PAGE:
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The Maryland Department of Housing and Community Development, in partnership with Prince George's County Department of Housing and Community Development, Office of Community Relations, Human Relations Commission the U.S. Department of Housing and Urban Development and Prince George's County Government hosted a Fair Housing Summit at Hillcrest Heights Community Center in Temple Hills, Md. Nov. 16.

After introductory remarks by Brien Boone, director of the Office of Fair Practices for DHCD, Raymond A. Skinner, secretary of the Maryland Department of Housing and Community Development and Marvin W. Turner, director of the U.S. Department of Housing and Urban development District of Columbia/National Capital Area Office, a panel of fair housing experts addressed what then President Lyndon Johnson intended to be "part of the American way of life," in the wake of the 1968 signing of the Fair Housing Act. After more than 40 years, the panelists agreed, there is still progress to be made in making housing access fair for all.

"I don't know that fair housing is yet the American way of life. Although we may debate how best to achieve fair housing, the idea of fair housing is not in dispute," Skinner said, "for families of all races and creeds, newly arrived families, senior citizens, and people with disabilities, in safe, opportunity-rich neighborhoods."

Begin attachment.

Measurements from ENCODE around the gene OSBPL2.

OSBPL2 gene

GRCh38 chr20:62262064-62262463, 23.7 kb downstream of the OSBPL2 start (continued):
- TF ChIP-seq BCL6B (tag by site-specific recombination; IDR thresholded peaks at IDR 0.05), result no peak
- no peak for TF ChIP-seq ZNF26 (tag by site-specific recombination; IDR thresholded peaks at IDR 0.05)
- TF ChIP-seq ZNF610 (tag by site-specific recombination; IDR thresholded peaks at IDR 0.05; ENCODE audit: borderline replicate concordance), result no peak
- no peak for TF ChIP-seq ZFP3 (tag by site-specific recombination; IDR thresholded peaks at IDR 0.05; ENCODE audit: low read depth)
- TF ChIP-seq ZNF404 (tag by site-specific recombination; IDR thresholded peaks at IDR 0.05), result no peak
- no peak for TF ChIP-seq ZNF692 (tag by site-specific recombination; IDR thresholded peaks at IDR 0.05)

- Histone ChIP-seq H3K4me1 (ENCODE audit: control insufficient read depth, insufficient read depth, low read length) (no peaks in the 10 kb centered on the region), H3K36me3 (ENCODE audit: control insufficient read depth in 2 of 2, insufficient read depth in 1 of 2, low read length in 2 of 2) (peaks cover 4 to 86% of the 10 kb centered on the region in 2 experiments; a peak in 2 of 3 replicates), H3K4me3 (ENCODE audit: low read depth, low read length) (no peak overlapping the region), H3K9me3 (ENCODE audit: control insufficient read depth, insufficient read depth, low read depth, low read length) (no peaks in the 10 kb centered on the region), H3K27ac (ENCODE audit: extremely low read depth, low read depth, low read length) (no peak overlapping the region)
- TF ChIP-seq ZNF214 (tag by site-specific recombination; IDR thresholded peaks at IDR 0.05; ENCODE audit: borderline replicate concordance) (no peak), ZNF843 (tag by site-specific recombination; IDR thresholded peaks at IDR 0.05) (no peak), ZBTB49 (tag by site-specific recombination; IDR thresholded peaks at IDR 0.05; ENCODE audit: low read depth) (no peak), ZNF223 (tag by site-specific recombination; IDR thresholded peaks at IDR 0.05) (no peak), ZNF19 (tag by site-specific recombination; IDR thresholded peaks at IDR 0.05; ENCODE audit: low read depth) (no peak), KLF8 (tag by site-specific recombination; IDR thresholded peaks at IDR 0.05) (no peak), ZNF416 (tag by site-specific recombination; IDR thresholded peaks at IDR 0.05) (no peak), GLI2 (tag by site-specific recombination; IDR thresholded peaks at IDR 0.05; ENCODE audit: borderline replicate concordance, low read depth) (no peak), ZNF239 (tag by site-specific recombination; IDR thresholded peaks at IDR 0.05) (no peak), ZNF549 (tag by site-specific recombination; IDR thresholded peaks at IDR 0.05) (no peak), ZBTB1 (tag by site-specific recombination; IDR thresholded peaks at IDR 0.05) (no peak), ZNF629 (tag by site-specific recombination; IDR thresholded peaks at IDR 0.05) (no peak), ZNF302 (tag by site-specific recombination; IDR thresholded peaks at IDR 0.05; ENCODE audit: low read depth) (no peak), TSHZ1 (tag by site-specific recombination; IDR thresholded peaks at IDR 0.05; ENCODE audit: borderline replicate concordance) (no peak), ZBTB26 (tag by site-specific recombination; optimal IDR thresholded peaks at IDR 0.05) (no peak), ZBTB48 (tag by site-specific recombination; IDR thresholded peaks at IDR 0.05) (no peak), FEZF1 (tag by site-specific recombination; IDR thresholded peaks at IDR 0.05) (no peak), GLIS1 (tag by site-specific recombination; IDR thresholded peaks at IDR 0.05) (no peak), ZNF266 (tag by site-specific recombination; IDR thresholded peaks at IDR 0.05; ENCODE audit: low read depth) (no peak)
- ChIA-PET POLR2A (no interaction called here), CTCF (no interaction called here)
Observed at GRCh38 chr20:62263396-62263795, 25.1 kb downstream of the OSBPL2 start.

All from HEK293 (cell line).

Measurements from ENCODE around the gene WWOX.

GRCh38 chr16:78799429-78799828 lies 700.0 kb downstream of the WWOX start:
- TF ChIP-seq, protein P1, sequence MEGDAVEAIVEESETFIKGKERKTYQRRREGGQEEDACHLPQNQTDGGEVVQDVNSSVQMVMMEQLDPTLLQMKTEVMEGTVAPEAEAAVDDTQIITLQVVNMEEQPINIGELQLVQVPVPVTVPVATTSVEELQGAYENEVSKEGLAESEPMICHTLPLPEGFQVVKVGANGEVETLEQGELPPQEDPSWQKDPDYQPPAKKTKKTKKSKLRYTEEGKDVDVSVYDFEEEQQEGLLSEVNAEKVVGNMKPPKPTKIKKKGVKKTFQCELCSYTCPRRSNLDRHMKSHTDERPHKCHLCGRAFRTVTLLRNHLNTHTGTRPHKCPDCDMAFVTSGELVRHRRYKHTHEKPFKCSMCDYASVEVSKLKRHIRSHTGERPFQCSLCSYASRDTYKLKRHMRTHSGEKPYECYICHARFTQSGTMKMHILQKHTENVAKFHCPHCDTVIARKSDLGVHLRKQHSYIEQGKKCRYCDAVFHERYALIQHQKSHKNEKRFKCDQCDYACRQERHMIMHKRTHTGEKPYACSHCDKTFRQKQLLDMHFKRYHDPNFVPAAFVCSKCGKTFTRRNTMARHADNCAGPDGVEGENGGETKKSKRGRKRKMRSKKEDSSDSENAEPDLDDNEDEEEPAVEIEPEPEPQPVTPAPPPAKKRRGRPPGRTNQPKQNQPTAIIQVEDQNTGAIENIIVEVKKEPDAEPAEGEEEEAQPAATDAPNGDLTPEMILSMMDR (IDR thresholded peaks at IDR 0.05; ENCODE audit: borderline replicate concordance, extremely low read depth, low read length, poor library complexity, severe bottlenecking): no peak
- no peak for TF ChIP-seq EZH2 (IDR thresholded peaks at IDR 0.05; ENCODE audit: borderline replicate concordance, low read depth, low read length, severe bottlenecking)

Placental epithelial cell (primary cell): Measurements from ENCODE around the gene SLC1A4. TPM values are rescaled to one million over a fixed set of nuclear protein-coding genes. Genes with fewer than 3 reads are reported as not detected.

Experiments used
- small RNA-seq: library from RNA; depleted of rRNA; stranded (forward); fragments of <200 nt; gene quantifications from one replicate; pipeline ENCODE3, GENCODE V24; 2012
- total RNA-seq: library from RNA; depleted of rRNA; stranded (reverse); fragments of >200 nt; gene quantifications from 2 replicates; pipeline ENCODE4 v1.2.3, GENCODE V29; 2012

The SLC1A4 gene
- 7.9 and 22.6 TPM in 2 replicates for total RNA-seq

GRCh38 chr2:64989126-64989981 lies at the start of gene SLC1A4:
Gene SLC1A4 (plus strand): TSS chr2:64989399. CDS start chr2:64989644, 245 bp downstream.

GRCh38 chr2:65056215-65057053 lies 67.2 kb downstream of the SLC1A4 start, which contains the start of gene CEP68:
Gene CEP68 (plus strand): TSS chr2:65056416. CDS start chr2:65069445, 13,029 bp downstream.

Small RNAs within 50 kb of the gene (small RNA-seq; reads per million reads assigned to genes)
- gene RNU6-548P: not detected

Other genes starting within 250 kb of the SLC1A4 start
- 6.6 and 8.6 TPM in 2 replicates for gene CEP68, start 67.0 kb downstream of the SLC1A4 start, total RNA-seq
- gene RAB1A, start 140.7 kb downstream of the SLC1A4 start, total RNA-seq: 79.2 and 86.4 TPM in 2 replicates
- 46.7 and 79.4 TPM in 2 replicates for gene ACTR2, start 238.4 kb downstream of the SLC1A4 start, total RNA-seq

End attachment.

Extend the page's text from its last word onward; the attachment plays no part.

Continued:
Panelist Robert J. Strupp, executive director of BNI, a landlord-tenant counseling service formerly known as Baltimore Neighborhoods, Inc., indicated that the key to fairness in housing is freedom of choice.

"Fair housing is about opportunity to live where they choose to live and being able to afford to live where they want to live," Strupp said. That fairness may not be as easy to create as it seems on a chart of statistics. If different groups are unable to live together, but instead are separated into "pockets of affluence and pockets of poverty," the fairness of housing and other opportunities may be called into question, Strupp said.

Though many people think of fair housing as an issue related to racial discrimination, Paikin said that over the past five years, discrimination based on disability, "is the number one complaint received by HUD and all our partners. People who are disabled have the right to live the same way as the rest of us, wherever they can afford to live."

The costs and limited availability of handicap-accessible dwelling units can make finding those acceptable places to live challenging, even without the burden of discrimination.

After the panel discussion, Prince George's County Executive Rushern L. Baker III spoke on the efforts to improve six struggling neighborhoods through the Transforming Neighborhoods Initiative, promising, "We're going to stay in those neighborhoods until they change."

The summit concluded with break-out discussion sessions on fair housing rights and responsibilities, the environment, and a community report analysis of impediments to fair housing.